Interestingly enough, St. Paul, in his epistle to Titus, makes mention of both male and female elders-- the same Greek word he uses for the Episcopate/Presbyterate, specifically calling out and charging the episcopal women (elder women) to look out for and care for the younger women. It is here I think we see how St. Paul reconciled both the admonishment to retain the Order of Creation in the Church, as well as the New Covenant reality that there really is no longer male or female, Gentile or Jew, in the economy of salvation in Jesus Christ. Thus to harmonize all of Scripture, without leaving any of it on the editing room floor, we find that the Church can order men and women into vocational offices of Word and Sacrament, because it is Christ who makes efficacious anyone's ministry through the power of His own Word... and the Church is His means, under the authority of Holy Scripture, to issue such calls and orders to the people in His own delegated authority.
In various places and times in the early Church, this was easily recognizable. There were women who tended to the women in the local congregations (especially at Holy Baptism, where it was customary to be naked during the immersion, and the mixture of men and women in such rites would be scandalous) and men who tended to the men. In the unity of the local congregation or diocese, there was usually a paternal, father figure of authority who came to be known as the local Bishop, and as St. Paul infers in his epistles, this paternal role in the Church reflects the role of the father in the local family. The subordinate priests and deacons of the diocese yielded themselves to the ordinary authority of the local bishop, as to a father of the local family. That father, in turn, lead through sacrificial and loving leadership, like a father should. Often, the married bishops of the early Church, consecrated their wives to an episcopal leadership over the women in the Church, so that their ministry might even more reflect the Order of Creation God placed in the family. For bishops without wives, there were often women ordinaries for service to the women, and later of monastic communities comprised of women, where Word and Sacrament were celebrated by the ordained women. In the Church, the ordained offices held their respective authority in the communion of the faith, fulfilling their work and service. Thus the Church reflects the family-- as the father is sacrificially head of his spouse, so the paternal Bishop is sacrificially head of the local clergy, including any female clergy that would serve alongside him. Just as a family without a mother is deficient, so too is a clergy without mothers. If the question is final earthly authority, then the male is head of the female-- but in Christ, all are under His Word and headship, and all authority exercised by men is found in the authority Christ exercises as He suffers and dies for His Bride, the Church.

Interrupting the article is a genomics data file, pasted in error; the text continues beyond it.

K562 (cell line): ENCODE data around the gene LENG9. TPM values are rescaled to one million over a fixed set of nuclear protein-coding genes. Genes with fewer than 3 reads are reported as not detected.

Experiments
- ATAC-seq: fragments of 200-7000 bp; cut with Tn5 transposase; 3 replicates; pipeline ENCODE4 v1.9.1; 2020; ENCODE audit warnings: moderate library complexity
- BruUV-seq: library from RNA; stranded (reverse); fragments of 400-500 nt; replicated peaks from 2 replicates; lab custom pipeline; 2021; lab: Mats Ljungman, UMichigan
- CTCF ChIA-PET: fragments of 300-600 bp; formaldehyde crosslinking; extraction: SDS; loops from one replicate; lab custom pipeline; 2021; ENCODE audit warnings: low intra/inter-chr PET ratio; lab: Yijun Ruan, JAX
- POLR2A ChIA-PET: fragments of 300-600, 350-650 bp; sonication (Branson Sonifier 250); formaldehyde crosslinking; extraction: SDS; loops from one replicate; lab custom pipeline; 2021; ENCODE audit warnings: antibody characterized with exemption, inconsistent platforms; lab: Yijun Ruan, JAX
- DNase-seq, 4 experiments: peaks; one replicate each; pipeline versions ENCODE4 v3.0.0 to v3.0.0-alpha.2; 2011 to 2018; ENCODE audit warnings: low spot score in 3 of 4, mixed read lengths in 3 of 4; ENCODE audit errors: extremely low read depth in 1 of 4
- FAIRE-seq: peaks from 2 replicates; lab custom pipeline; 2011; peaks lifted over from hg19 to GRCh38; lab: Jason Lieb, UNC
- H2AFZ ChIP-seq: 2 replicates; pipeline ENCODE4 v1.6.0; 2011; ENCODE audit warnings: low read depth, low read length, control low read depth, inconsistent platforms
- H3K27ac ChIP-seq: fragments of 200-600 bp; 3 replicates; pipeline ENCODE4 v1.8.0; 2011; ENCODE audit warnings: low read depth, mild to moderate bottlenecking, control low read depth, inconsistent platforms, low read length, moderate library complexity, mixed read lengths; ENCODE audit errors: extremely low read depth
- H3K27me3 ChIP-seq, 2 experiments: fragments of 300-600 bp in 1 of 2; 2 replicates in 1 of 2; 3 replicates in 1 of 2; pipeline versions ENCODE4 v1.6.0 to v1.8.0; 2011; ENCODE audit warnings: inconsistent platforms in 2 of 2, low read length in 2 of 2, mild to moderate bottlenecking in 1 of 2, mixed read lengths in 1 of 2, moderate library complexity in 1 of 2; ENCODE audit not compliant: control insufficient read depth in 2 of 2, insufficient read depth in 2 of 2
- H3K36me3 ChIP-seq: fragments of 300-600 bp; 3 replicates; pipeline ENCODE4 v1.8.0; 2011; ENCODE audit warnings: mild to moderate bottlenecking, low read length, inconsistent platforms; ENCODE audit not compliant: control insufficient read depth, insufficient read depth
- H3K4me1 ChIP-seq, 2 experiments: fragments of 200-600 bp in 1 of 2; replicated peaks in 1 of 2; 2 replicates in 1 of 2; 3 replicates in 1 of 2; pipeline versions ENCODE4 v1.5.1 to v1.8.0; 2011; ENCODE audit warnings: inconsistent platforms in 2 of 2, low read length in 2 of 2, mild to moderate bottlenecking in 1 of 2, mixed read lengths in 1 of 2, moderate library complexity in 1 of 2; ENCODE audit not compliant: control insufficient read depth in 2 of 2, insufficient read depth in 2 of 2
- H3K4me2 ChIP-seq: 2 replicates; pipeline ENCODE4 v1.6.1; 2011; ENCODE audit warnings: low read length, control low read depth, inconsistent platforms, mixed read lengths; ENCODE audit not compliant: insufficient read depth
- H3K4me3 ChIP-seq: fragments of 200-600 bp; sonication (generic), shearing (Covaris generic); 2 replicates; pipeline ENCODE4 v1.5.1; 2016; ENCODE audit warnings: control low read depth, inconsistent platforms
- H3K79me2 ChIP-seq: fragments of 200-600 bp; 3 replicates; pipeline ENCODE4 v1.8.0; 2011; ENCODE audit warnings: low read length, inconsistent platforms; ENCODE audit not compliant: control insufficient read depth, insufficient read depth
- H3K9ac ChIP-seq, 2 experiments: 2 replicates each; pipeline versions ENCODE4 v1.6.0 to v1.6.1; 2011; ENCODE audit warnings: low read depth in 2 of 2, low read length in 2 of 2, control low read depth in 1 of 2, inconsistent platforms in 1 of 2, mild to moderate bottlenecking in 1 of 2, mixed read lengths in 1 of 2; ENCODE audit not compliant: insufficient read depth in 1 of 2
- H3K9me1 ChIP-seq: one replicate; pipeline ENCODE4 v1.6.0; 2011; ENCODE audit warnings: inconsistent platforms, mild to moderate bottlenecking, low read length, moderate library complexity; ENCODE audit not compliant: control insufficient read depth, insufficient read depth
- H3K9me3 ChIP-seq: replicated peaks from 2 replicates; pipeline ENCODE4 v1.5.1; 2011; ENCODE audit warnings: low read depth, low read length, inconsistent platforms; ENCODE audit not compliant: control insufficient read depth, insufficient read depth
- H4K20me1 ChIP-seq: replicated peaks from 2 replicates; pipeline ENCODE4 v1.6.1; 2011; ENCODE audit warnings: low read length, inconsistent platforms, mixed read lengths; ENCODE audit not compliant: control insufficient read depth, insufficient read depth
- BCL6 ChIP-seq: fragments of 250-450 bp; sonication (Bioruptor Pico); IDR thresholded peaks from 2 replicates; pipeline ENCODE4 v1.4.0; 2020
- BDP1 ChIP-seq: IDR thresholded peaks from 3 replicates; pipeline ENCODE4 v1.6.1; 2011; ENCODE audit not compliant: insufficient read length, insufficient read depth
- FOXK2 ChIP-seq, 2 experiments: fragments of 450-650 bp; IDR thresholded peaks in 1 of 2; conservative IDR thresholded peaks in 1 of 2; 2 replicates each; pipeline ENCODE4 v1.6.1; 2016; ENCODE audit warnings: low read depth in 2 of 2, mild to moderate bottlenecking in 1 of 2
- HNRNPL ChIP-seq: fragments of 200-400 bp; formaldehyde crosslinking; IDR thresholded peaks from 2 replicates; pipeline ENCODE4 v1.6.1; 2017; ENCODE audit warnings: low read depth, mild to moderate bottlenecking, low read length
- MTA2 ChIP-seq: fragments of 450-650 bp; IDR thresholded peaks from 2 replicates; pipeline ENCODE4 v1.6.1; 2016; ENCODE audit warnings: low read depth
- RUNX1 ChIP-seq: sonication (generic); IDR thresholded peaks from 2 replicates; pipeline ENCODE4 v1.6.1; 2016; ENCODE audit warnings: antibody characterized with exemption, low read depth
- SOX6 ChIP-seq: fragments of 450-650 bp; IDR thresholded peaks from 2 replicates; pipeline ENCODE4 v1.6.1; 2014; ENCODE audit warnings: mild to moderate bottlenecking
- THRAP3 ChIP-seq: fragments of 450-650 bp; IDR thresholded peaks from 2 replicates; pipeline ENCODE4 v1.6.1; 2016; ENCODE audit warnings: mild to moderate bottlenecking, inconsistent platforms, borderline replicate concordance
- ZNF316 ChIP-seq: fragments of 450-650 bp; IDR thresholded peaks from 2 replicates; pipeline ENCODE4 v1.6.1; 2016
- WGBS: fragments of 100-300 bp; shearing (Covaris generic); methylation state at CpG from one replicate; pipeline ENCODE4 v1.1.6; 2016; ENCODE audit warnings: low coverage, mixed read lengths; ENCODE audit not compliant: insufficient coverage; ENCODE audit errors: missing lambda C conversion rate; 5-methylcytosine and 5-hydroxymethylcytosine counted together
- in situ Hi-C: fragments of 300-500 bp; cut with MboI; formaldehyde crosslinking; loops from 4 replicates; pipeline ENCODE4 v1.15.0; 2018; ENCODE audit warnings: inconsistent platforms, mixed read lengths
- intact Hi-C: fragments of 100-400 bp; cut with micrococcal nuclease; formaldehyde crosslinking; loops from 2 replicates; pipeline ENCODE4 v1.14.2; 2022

As time progressed in the Church, these orders were removed from women, and their voices became less and less heard in the Churches. We think this removal of properly trained, called, and ordained women has been an impoverishment to the Church at large, and so we practice what appears to be the harmonious witness of Holy Scripture and the first five centuries of the Church. We do not abrogate either the Order of Creation, nor the institution of the Office of the Holy Ministry. Rather, we hold all their witness in their proper tension, neither adding to nor taking away from, Holy Scripture and the early witness of the Church. Where the witness of other Fathers and canons contradict the Scriptures, we gently set aside the blemishes of the Fathers, and hear Scripture instead-- since it is our only rule and norm of faith.